Researchers from the NASA’s Ames Research Center, the University of California, Davis and Sandia National Laboratories/California and Lawrence Livermore National Laboratory (LLNL) have developed a new medical device for health check-up in deep space.


The team members have filed for a patent for the small and portable medical diagnosis instrument, which will be weighed less than one pound.

The patent includes the development of an in-flight medical diagnostic system in a hand-held format, which can used in human deep-space missions such as a mission to Mars.

The new medical device will use biomarkers in three different sample types, including breath, saliva and blood, to detect information that is indicative of health and exposure to radiation.

Breath and saliva are non-invasive samples, which will rapidly provide health assessment information that can be critical immediately following space walks.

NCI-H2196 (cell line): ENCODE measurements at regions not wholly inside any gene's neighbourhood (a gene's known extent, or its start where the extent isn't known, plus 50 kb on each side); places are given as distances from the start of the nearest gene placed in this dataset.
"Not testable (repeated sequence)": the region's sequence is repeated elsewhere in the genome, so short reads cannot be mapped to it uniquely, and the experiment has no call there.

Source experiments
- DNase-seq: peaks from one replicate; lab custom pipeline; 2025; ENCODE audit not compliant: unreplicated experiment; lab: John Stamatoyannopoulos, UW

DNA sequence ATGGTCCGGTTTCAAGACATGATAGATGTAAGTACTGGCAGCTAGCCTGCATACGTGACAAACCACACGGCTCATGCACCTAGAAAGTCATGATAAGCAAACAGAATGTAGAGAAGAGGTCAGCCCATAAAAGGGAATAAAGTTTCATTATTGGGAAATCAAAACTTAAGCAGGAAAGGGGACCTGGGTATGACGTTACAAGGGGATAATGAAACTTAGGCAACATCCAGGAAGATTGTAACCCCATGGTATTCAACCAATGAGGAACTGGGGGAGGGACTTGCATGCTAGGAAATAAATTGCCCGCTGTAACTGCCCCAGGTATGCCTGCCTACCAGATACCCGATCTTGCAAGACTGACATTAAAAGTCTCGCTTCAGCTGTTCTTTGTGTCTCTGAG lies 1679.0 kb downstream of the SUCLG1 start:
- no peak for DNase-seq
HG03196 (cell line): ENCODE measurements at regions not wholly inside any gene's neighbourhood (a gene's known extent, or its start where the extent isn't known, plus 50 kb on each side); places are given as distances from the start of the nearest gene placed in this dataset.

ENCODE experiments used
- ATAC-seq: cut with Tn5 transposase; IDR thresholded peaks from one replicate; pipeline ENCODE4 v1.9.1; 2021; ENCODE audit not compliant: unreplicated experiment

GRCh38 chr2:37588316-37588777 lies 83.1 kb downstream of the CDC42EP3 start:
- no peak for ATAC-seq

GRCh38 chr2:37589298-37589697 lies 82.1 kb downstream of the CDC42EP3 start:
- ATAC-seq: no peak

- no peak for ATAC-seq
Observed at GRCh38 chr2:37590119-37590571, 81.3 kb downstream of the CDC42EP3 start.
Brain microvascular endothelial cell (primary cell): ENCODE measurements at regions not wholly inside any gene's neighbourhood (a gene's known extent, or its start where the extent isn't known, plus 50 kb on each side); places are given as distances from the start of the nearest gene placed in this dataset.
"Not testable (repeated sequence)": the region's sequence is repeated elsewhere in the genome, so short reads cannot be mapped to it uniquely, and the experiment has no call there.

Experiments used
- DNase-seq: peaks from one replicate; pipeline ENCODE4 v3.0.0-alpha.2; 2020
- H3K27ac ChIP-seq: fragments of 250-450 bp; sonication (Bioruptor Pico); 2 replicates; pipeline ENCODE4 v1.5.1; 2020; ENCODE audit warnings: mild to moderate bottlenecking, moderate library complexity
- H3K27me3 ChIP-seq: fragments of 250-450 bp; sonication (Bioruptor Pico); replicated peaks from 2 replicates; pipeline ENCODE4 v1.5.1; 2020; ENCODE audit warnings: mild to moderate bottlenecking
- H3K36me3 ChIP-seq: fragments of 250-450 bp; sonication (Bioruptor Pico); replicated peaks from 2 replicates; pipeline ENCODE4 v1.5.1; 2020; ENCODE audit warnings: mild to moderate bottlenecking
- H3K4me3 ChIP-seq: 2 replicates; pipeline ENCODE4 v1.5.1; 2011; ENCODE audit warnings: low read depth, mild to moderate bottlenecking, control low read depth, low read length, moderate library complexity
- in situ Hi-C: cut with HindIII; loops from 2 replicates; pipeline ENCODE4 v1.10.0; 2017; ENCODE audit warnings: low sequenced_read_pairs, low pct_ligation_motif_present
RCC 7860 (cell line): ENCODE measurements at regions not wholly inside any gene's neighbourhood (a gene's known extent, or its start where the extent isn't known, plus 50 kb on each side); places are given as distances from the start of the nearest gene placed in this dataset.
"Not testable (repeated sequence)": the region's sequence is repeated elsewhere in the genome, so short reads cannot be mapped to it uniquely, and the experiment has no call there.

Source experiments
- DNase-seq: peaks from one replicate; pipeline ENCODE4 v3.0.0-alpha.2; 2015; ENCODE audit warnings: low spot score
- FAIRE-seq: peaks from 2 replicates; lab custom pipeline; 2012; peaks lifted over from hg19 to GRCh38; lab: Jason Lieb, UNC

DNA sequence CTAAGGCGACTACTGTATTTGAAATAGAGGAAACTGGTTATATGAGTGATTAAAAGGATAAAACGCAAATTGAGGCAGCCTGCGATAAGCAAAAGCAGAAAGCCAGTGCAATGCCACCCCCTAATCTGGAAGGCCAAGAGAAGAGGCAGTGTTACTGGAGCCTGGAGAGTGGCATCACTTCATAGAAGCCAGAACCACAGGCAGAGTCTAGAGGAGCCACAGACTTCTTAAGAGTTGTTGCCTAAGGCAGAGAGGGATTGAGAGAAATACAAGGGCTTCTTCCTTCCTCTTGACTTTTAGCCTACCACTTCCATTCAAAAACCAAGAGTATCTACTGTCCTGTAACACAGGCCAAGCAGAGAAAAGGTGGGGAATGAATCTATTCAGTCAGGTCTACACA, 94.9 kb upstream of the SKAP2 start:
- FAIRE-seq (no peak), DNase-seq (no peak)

It can handle multiple sample types, in addition to measure virtually any biomarker, including future biomarkers as they emerge.

LLNL radiobiologist Matt Coleman said: "The point of developing tools like this one is for detecting disease from long-term exposure to microgravity and ionizing radiation.

"Since we don’t fully understand the long-term impacts of space travel, there has been a push by NASA to better understand these effects."

Image: Radiobiologist Matt Coleman displays a device like the medical diagnosis instrument. Photo: courtesy of Lawrence Livermore National Laboratory.